While I have always been extremely good at answering questions after presentations, I've often struggled with the "talking part". I generally preferred speaking one-to-one rather than in groups.
Some speakers don't seem to be bothered if the audience disengages, but I usually notice immediately. I've given great presentations at points but failed to speak the language of the audience in others completely. Knowing the audience - their language, their understanding - is crucial to giving thrilling presentations.
Equally important as speaking for the audience, however, is the question of why we as the speakers care - both about the subject as well as about the audience. This is not always obvious and needs thorough reflection and oftentimes courage. However, it's the essence to create a bond between us and the audience.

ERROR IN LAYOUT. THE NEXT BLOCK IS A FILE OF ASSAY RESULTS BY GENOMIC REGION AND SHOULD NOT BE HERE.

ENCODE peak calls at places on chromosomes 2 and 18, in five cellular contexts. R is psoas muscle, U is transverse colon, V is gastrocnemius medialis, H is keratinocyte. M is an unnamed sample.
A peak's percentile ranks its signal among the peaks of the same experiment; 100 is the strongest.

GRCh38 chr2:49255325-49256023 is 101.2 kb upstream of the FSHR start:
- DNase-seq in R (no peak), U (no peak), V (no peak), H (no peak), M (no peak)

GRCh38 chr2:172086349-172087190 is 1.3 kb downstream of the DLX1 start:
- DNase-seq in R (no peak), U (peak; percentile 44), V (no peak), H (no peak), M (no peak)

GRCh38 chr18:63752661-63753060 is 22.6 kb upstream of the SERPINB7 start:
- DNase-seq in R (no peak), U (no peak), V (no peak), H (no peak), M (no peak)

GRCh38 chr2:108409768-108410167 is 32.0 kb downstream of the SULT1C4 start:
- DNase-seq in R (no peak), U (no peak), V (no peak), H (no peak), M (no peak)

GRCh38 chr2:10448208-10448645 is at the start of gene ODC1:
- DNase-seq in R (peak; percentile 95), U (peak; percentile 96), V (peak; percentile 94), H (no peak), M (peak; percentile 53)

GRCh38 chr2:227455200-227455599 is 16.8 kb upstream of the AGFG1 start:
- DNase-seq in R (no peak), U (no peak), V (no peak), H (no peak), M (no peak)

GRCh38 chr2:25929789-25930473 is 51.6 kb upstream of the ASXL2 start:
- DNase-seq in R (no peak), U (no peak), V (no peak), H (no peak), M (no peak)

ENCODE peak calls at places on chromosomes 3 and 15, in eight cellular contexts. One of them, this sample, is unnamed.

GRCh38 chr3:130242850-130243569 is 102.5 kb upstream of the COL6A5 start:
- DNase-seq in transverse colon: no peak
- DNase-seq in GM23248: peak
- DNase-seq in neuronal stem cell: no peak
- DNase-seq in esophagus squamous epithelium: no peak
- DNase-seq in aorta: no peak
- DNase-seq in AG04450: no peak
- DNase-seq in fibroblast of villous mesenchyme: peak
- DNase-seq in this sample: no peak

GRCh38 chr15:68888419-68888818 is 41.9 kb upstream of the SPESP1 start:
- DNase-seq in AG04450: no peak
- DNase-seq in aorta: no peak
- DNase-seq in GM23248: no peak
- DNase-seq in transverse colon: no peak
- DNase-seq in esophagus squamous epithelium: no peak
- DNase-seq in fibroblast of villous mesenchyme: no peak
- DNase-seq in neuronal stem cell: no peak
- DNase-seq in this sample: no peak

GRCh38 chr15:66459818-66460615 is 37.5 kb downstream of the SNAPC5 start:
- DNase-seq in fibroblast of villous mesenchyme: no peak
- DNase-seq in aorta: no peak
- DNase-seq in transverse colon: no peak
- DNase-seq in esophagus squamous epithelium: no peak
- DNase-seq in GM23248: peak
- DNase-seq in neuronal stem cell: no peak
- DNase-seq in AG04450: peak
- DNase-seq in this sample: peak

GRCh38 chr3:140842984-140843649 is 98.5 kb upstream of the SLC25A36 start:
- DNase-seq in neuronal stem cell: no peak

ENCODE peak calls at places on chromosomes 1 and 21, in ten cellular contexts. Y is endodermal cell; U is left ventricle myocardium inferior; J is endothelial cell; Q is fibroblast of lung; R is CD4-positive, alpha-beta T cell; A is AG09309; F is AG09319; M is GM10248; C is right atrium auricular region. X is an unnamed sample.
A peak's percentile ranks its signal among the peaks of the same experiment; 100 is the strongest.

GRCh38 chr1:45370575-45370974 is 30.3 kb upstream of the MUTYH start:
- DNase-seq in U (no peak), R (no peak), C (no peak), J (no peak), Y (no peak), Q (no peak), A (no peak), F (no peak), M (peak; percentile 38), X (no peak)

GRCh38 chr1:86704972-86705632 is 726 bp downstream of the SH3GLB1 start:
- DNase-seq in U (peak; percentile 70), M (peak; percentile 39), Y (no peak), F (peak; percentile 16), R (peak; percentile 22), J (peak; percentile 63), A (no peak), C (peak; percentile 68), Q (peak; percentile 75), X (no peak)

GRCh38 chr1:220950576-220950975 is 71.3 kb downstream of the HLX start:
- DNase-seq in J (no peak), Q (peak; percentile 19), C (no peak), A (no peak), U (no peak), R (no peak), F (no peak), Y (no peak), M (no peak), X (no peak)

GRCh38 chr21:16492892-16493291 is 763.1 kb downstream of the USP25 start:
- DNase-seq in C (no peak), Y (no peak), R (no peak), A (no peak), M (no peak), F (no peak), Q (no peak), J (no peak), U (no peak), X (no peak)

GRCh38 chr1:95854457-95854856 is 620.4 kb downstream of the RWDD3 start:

While I do think it helps to structure the content properly, demonstrate topic authority, use good body language, regularly make eye contact, talk slowly and pause frequently, it is more about the first two things. If we understand the audience and have a clear "why" - both about the subject, as well as about the audience - the rest comes naturally.
As with anything else, practice makes perfect. Particularly with today's social media channels, it is easier than ever to practice our presentation skills.